The intersection location and geometry was a result of construction easements and hydraulic boundary conditions. Figure 2 provides an aerial view of the surface above the intersection. The President Street Branch Tunnel was designed to run directly beneath President Street in downtown Charleston. The Main Line Tunnel alignment generally follows the Septima P. Clark Parkway (US17), locally referred to as the “Crosstown,” which cuts across the Charleston peninsula. Stakeholders along President Street and the Septima P. Clark Parkway include utilities, schools, homes and local businesses. The resulting Intersection design helped minimize impact to these stakeholders.
Support of excavation for the tunnels was designed for a two-pass installation method. The cast-in-place concrete final lining for the tunnel system used polypropylene fibers to reduce crack frequency and width. Steel reinforcement was only used at tunnel-adit junctions, tunnel-shaft junctions and at the Main Line Tunnel-President Street Branch Tunnel intersection (the Intersection). The typical minimum thickness of the concrete lining was 31 cm (12 in.). The Intersection concrete minimum thickness was 51 cm (20 in.).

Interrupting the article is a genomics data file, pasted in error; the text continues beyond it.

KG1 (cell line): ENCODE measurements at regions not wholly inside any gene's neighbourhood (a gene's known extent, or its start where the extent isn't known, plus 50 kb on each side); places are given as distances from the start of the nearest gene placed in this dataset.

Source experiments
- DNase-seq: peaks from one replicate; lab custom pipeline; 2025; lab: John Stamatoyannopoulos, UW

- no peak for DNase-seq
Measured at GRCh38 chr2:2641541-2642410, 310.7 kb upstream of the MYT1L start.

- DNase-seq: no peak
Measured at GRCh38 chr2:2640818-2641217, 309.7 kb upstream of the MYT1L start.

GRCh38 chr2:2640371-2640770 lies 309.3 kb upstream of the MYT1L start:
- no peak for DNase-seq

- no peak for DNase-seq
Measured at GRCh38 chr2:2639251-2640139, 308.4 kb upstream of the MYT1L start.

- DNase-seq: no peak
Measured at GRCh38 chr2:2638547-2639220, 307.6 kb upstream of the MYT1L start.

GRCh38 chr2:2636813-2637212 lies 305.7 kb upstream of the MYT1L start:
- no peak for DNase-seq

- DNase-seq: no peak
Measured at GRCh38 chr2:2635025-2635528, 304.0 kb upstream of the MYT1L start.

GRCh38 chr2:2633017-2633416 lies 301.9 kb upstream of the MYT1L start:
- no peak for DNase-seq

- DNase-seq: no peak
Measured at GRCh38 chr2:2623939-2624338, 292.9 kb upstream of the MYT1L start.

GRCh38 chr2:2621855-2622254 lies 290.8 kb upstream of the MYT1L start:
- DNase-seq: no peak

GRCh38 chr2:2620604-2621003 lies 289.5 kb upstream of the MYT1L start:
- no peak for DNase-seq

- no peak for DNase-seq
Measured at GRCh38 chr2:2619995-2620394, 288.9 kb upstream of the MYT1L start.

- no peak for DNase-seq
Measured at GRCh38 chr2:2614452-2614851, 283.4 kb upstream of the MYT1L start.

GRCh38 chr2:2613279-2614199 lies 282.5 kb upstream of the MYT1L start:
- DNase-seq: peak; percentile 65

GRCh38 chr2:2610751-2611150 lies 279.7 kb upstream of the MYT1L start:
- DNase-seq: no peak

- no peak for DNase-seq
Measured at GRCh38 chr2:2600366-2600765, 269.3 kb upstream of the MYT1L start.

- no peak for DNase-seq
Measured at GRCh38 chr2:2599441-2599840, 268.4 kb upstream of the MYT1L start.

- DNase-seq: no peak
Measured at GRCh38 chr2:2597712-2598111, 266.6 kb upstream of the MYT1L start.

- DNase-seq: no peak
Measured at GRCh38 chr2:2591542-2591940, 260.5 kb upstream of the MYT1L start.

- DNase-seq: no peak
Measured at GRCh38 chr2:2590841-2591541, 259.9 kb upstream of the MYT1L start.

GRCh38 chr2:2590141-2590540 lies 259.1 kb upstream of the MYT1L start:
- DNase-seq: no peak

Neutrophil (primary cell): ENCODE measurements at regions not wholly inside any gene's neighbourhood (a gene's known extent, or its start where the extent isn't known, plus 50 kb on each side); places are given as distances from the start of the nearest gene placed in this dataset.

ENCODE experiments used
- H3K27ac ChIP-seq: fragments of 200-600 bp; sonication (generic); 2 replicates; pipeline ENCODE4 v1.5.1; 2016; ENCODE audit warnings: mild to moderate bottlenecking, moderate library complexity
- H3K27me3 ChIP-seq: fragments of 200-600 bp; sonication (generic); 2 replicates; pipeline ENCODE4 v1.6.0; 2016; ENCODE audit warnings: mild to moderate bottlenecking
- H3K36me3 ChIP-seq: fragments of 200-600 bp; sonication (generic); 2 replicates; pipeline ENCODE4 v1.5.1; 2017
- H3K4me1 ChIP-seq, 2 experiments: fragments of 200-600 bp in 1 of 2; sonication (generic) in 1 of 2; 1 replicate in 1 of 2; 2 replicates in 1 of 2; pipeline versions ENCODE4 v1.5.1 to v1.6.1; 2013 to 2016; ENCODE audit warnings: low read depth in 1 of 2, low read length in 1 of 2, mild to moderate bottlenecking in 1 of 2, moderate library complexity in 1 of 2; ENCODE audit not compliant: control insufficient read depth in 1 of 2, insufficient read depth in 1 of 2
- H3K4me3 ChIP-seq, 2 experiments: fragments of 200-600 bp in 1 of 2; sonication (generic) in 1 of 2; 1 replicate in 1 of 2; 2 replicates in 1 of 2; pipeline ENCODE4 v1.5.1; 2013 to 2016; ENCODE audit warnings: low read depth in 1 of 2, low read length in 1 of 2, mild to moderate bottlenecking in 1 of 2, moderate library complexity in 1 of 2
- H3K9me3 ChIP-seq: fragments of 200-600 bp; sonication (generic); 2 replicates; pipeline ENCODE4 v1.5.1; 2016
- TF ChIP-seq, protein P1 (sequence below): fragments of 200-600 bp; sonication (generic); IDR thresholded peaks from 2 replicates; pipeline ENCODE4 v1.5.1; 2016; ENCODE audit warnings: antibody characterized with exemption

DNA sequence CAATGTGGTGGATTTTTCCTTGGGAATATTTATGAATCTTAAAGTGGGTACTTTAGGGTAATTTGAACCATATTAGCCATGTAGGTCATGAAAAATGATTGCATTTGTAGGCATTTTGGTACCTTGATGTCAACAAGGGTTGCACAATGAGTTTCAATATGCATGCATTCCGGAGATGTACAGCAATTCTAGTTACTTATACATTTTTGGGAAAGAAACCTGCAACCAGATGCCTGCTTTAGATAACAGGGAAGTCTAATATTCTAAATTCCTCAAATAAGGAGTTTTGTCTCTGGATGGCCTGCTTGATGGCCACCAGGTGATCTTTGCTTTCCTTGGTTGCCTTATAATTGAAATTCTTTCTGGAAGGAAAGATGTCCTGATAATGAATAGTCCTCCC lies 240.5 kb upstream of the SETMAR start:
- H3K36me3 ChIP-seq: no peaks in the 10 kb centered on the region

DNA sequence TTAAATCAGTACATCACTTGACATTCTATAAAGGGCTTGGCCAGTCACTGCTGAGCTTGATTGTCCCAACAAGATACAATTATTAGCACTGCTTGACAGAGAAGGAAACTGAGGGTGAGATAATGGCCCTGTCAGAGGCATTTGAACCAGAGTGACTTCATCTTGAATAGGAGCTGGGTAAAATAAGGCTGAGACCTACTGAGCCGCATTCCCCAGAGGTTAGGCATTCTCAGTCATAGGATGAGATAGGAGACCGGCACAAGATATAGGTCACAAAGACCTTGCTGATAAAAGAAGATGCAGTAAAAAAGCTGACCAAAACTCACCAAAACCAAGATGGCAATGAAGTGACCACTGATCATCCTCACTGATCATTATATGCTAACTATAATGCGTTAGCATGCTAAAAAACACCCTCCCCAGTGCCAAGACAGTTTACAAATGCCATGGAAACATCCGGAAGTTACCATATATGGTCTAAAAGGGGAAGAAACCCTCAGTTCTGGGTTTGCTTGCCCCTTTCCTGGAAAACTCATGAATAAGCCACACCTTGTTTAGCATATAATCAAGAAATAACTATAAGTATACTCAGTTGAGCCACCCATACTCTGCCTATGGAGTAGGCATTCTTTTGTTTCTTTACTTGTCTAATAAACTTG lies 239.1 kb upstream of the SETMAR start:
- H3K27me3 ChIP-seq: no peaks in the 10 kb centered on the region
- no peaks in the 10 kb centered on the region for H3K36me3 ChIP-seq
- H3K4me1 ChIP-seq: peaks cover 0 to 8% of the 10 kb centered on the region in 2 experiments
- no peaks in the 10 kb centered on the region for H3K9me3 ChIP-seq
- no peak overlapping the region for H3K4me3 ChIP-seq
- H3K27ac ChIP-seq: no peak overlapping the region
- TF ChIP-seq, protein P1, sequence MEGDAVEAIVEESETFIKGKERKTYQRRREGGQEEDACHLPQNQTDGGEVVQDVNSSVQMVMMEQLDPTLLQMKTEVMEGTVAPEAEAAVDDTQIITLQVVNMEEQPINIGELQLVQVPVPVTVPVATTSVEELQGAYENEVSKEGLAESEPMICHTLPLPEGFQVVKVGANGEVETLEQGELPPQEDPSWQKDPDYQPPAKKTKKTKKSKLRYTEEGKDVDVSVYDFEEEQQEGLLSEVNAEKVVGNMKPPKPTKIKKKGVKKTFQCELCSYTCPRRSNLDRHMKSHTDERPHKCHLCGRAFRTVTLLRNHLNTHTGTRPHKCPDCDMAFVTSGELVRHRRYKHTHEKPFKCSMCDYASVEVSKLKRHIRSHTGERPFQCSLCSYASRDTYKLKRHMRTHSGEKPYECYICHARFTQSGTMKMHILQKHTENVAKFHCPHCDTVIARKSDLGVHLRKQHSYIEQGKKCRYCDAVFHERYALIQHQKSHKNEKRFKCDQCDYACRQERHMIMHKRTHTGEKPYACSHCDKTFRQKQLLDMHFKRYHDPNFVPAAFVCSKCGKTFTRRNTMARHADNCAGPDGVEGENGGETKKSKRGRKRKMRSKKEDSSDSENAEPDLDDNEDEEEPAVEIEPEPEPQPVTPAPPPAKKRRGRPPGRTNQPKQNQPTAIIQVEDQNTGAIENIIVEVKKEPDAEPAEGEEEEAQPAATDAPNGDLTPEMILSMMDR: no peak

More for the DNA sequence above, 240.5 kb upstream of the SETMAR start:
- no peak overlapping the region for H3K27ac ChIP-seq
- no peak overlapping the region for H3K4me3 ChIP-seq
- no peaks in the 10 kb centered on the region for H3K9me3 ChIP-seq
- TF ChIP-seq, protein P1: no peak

Three of the four access shafts (Coming, Cannon and Harmon Field) were constructed using the caisson-sinking method. A cast-in-place circular reinforced concrete caisson could sink under its own weight as the native material in the center of the structure was excavated. Excavation was stopped at regular intervals to allow casting of the subsequent portions of the caisson. The process was repeated until the caisson was extended through the surficial soils and Cooper Marl to the full depth of the caissons. The shafts were excavated within the surficial coils with a clamshell-type bucket mounted on a crane, and within the Cooper Marl using a small mechanical excavator and muck box for spoil removal. This excavation and support methodology allows for the initial support to act as the final shaft lining. Wall thickness design required a minimum of 46 cm (18 in.) of reinforced concrete. This thickness applied for both 6-m and 9-m (20-ft and 30-ft) shafts. An approximately 1.5 m (5 ft) 6 m (20 ft shafts) or 2.5 m (8.5 ft) 9 m (30 ft shafts) thick concrete invert plug was designed to account for buoyancy forces.